Consumer electricity costs could be curbed with ‘contracts for difference’ – researchers
Clean Energy Wire
The German government should change the way operators of renewable energy installations are compensated to ensure a fair sharing of the burden of high electricity prices, researchers from the German Institute for Economic Research (DIW) found in an analysis. They compared the price tags of the currently applied “sliding market premium” that renewable operators receive with those of a “contracts for difference” system. In the former system, the operators of almost all subsidised wind turbines and around a third of solar installations are entitled to a minimum payment for the electricity they sell, provided for by the renewable energy account (EEG account) that is paid out of consumer subsidies for renewable energy via their power bills. When power prices on the market are high, renewable energy operators get to keep these profits, while consumers are “left out in the cold,” the DIW said. If “contracts for difference” are applied, the renewable energy operator must transfer the excess revenues back to the EEG account instead of keeping them. If such a system had been applied in 2021 – a year of skyrocketing electricity prices - electricity costs would have been nearly 1.7 billion euros lower, the DIW wrote. In December alone, the savings would have been around 750 million euros.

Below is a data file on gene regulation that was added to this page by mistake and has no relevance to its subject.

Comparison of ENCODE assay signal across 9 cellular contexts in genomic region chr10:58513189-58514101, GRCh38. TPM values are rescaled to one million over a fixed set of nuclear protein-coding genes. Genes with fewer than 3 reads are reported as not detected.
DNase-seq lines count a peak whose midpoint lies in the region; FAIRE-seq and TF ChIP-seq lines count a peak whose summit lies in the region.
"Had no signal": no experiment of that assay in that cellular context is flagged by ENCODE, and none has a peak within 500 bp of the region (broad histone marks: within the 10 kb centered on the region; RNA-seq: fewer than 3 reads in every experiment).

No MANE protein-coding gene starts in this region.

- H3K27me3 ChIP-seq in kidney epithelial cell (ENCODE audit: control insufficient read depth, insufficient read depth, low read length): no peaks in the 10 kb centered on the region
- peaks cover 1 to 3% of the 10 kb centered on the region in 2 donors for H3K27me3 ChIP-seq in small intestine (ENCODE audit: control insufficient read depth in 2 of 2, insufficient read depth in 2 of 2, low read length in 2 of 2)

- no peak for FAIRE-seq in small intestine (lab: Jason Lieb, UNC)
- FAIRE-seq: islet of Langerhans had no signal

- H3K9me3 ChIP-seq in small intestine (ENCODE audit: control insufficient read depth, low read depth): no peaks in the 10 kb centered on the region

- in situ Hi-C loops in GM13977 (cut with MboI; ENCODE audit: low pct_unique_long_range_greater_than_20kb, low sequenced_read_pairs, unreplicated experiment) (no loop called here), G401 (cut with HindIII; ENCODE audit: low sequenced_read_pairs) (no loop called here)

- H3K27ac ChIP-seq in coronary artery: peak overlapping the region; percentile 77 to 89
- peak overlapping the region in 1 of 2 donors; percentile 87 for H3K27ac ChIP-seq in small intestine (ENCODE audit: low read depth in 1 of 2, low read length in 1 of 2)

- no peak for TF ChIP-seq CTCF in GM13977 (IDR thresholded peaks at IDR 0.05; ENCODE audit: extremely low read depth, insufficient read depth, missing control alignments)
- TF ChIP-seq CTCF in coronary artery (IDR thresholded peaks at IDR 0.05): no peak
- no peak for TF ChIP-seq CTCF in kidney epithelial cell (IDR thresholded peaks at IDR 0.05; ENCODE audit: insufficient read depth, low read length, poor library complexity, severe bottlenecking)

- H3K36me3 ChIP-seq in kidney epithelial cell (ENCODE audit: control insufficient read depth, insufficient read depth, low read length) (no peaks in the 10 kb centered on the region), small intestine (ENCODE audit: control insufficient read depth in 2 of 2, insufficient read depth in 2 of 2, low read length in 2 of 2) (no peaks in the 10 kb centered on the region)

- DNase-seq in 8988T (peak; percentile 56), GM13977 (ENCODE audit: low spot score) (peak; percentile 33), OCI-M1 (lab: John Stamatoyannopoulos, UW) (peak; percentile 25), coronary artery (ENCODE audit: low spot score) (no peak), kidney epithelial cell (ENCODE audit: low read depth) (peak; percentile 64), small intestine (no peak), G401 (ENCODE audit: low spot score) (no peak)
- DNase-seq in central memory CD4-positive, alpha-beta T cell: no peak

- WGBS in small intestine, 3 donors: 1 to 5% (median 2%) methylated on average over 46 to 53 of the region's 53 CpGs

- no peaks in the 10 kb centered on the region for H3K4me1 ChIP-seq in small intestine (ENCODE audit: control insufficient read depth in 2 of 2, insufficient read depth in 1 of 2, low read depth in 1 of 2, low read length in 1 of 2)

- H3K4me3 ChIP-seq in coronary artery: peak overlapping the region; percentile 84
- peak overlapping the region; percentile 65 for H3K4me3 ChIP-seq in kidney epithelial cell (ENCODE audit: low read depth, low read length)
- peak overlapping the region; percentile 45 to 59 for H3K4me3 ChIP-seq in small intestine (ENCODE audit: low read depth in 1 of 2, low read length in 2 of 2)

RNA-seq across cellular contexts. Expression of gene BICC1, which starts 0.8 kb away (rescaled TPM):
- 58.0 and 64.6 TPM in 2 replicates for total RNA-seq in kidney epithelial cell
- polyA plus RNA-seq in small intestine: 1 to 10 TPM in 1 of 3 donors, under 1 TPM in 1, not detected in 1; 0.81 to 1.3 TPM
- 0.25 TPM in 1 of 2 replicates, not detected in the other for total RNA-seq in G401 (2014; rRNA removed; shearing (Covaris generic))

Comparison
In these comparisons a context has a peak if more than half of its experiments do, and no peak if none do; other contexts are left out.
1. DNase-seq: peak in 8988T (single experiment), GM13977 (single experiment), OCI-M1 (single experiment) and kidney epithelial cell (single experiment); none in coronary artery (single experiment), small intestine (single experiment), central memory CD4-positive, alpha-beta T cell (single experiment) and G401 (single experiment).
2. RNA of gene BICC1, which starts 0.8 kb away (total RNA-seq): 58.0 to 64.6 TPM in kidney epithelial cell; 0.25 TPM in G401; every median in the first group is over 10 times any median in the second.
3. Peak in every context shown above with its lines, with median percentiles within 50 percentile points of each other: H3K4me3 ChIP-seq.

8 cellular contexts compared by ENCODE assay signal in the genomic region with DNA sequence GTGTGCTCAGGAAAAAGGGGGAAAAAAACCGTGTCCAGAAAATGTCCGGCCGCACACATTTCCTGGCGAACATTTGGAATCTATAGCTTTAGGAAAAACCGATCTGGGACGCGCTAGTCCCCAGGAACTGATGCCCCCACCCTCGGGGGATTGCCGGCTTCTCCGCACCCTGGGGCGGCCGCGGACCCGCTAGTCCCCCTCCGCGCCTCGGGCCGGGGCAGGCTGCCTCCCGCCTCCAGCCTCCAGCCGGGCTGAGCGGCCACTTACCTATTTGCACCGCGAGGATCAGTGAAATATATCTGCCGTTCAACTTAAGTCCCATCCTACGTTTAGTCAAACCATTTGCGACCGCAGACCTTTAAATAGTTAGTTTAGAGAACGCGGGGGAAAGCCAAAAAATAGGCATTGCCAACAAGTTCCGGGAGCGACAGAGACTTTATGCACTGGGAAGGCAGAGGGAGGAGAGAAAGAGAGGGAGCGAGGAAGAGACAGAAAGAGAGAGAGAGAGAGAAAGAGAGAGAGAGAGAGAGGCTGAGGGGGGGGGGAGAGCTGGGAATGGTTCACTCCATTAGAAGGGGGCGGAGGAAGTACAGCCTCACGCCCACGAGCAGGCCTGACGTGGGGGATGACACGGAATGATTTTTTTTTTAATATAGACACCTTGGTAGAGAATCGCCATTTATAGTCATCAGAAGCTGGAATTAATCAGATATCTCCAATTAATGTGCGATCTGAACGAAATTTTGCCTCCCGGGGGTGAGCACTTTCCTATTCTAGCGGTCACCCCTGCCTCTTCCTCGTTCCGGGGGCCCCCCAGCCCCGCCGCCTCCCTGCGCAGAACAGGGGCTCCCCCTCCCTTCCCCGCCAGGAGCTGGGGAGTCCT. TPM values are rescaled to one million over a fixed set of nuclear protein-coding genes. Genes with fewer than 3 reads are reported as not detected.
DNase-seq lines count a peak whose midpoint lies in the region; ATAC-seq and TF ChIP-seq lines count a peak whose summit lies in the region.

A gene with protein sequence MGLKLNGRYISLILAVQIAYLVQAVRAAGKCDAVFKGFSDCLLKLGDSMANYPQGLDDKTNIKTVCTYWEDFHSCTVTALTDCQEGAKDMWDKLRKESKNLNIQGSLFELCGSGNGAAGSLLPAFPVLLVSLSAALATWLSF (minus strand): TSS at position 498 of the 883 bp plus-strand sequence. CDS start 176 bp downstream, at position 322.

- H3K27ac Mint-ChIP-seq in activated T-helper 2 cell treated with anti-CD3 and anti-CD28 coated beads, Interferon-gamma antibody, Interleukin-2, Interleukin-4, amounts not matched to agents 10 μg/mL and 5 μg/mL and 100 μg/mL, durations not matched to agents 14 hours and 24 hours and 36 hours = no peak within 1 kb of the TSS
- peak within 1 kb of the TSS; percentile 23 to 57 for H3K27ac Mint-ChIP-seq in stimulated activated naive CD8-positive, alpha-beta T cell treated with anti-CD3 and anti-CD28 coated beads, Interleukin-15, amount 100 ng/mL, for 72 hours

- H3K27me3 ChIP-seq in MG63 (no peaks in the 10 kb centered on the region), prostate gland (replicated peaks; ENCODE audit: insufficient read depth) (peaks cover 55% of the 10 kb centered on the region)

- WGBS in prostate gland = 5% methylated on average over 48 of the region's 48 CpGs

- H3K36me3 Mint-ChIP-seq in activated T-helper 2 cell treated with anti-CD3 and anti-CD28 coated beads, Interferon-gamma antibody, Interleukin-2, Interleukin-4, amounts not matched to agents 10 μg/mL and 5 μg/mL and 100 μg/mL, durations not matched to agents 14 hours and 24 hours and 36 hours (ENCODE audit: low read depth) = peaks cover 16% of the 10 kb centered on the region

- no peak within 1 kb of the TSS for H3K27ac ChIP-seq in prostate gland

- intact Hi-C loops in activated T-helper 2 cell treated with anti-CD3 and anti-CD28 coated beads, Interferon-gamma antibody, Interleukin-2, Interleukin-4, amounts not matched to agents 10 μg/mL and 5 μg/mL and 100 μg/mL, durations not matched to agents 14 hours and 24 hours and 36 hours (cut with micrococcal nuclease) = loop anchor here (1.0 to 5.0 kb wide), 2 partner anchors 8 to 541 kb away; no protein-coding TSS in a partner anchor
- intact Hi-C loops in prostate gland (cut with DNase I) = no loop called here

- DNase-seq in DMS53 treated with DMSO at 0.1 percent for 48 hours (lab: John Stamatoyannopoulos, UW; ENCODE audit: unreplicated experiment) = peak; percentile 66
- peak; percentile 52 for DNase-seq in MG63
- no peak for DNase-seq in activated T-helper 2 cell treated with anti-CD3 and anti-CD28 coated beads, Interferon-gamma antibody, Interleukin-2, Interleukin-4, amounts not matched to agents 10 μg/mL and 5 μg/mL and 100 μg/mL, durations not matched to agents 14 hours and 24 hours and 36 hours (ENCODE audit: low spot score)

European households and businesses have experienced unprecedentes price rises for gas and electricity in the past year, mainly due to a gas supply crisis. While the German government is deploying short term measures to alleviate the burden on consumers, it is continuing with its carbon pricing policy on fossil fuels and in the longer term wants to establish a "climate payment" to citizens to prevent social injustice.